Money Attracts But Fails to Retain New Physicians

New research from MGMA and Jackson Physician Search explores what residents and fellows want in their first jobs, as well as what could influence them to stay.


A joint study from the Medical Group Management Association (MGMA) and Jackson Physician Search found physicians who completed training in the last six years stayed in their first jobs for an average of just two years – a number significantly lower than the average first-job tenure reported by physician respondents of all ages. This study, conducted in the fall of 2023, sought to understand the factors influencing young physicians to accept and stay in their first positions. The findings, reported in the “Early-Career Physician Recruiting Playbook,” show that recruitment bonuses and large salary guarantees may be necessary to attract newly-trained physicians, but retaining them will require a more nuanced strategy.

Factors Influencing First Job Decisions

Physicians overwhelmingly cited compensation among the top factors influencing their first job decisions, but when asked what made them leave their first jobs, the responses show a shift in priorities. The most commonly cited reason (noted by 35% of respondents) for leaving one’s first job was “practice ownership/governance models.” Other common reasons for leaving were “career track/advancement opportunities,” “compensation,” and “geographic preferences.” The study concludes physicians often accept jobs based largely on compensation without fully understanding how the practice is managed, what career advancement options are available, or the details of income potential. Geographical needs also play a part.

When administrators were asked what they think drives residents’ and fellows’ first job decisions, “practice ownership/governance models” was among the top two factors, second only to the “organization’s reputation.” Neither of these ranked highly among physicians seeking their first post-training position, despite the former being the top reason cited for leaving their first job.

Retention Begins With Recruitment

If physicians are leaving their first jobs due to dissatisfaction with the aforementioned areas, perhaps the most impactful change an organization can make is proactively addressing these important topics during the recruitment process. Interviewers typically focus on evaluating whether or not the candidate is a good fit for the organization, and they may not adequately consider whether the organization is a good fit for the candidate.

While the interview process encourages both parties to paint themselves in a positive light, administrators must resist the inclination to tell candidates what they want to hear and instead focus on finding a candidate whose needs align with what the practice or hospital can offer. Interviewers should ask candidates questions to discover their expectations and then go over the nuances of how the organization is managed, partnership tracks, career development opportunities, and income potential. Invite candidates to speak to other physicians in the organization so they can make more informed decisions. It can also be helpful to work with a recruitment partner who will invest the time to understand both parties’ needs and thus be able to facilitate a better match.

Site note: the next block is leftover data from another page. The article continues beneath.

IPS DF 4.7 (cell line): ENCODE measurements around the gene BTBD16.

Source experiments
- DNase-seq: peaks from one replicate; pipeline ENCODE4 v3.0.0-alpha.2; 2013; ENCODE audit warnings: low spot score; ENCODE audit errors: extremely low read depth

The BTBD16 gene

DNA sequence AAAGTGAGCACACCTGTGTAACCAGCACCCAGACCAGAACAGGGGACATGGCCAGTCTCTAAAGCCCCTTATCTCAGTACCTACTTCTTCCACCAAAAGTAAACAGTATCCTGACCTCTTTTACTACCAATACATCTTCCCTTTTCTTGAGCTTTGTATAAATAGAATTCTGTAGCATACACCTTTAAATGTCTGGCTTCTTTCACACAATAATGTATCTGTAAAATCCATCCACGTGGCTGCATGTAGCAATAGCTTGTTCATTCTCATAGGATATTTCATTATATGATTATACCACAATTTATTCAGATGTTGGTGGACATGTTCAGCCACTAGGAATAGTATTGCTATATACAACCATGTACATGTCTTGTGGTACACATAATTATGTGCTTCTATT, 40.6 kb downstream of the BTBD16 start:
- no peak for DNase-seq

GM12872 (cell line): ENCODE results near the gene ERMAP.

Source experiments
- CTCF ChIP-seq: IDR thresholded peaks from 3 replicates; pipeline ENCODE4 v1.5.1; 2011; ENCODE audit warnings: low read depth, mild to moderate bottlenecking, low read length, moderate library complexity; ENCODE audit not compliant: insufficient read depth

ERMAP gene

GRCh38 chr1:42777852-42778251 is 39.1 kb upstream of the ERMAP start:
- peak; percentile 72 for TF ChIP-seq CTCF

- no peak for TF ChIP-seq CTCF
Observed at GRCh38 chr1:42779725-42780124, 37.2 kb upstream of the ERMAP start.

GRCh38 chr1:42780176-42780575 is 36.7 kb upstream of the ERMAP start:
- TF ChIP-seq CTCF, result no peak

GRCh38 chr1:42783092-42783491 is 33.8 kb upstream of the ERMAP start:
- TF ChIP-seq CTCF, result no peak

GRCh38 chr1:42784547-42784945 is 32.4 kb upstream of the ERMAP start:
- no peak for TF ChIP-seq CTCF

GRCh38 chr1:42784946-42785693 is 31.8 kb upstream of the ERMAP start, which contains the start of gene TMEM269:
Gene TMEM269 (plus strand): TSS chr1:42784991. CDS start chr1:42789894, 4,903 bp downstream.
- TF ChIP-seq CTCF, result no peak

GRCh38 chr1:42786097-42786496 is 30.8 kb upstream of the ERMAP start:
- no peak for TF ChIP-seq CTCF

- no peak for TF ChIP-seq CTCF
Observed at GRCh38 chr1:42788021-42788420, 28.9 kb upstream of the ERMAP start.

A Multi-Faceted Approach to Retention

Looking at the data, it’s clear that today’s beginning physicians are more likely to leave their first jobs earlier than previous generations. Considering the amount of time required for new physicians to become profitable, the trend of shrinking tenure is rightfully setting off alarms among healthcare administrators, who are already reacting to a spike in physician retirements. With older physicians departing at increasing rates and new physicians less likely to stay, organizations are progressively feeling the impact of a worsening physician shortage.

While it may be easy to place the blame on the new generation of physicians and make generalizations about their priorities, the insights provided in the new MGMA and Jackson Physician Search report show that newly trained physicians largely want the same things all physicians want – competitive compensation, work-life balance, positive culture, opportunity for growth, and a geographic location near family and friends. For organizations seeking to improve physician retention, all but the latter are areas that can be altered to better meet physicians’ needs. Making those changes will require a multi-faceted approach involving regular compensation reviews, culture building, burnout mitigation, and transparency in decision-making. Fortunately, the new report holds invaluable insights to guide healthcare organizations as they develop and improve new physician recruitment and retention strategies.

About Jackson Physician Search
Jackson Physician Search, a proud THA-endorsed partner, specializes in the permanent recruitment of physicians, physician leaders, and advanced practice providers to hospitals, health systems, and medical groups across the United States.

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